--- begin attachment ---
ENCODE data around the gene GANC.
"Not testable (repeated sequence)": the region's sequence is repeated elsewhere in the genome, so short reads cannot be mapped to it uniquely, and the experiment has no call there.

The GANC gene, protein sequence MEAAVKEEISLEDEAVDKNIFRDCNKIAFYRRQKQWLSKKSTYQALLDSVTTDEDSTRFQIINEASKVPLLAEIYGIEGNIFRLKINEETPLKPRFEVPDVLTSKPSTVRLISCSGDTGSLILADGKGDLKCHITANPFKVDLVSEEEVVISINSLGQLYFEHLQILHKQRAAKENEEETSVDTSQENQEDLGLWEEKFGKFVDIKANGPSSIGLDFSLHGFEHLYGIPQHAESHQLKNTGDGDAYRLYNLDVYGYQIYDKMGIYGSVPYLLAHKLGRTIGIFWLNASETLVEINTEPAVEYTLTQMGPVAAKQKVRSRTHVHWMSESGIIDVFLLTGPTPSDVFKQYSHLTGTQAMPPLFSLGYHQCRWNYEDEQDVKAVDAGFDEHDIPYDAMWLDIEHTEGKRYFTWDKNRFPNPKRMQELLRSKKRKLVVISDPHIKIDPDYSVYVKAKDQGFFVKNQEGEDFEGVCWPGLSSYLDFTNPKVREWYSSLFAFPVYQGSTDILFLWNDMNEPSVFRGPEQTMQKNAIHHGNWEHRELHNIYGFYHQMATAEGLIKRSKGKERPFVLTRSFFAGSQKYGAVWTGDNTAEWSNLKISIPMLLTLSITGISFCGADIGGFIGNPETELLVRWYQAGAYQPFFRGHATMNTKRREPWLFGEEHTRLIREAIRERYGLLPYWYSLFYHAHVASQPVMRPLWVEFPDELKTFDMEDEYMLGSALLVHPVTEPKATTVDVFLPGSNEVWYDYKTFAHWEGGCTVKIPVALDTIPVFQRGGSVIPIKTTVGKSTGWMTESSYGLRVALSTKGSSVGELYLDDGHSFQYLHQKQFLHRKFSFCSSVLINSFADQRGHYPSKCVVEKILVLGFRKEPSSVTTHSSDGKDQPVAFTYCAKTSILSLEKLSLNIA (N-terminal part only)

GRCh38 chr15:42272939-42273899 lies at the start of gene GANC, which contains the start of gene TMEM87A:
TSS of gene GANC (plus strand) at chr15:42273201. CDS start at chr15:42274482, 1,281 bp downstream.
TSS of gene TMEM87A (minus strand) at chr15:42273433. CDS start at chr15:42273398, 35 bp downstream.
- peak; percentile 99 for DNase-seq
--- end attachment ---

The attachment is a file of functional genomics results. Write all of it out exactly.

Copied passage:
ENCODE data around the gene GANC.
"Not testable (repeated sequence)": the region's sequence is repeated elsewhere in the genome, so short reads cannot be mapped to it uniquely, and the experiment has no call there.

The GANC gene, protein sequence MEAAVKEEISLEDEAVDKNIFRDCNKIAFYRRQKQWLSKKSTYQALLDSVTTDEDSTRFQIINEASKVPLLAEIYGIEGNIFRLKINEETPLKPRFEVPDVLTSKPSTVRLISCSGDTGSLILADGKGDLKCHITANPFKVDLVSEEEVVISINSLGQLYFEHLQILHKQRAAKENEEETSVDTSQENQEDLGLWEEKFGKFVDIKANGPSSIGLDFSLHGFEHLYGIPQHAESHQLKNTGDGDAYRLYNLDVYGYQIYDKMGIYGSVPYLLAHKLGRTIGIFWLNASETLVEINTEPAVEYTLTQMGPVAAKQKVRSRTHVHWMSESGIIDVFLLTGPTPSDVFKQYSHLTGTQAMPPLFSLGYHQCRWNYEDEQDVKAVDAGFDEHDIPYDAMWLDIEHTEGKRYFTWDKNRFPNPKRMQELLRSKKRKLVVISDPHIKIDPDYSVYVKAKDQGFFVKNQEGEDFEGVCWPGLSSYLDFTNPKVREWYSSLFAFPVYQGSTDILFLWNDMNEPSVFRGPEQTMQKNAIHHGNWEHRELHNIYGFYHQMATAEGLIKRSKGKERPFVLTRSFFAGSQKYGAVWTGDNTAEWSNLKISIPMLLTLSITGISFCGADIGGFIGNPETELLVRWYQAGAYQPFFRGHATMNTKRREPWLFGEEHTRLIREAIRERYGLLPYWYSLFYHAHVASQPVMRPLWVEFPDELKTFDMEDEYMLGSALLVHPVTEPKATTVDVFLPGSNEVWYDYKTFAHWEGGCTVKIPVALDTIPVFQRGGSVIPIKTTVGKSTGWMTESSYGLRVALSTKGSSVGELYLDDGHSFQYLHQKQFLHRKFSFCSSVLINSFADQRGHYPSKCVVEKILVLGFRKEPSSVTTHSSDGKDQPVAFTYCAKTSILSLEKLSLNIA (N-terminal part only)

GRCh38 chr15:42272939-42273899 lies at the start of gene GANC, which contains the start of gene TMEM87A:
TSS of gene GANC (plus strand) at chr15:42273201. CDS start at chr15:42274482, 1,281 bp downstream.
TSS of gene TMEM87A (minus strand) at chr15:42273433. CDS start at chr15:42273398, 35 bp downstream.
- peak; percentile 99 for DNase-seq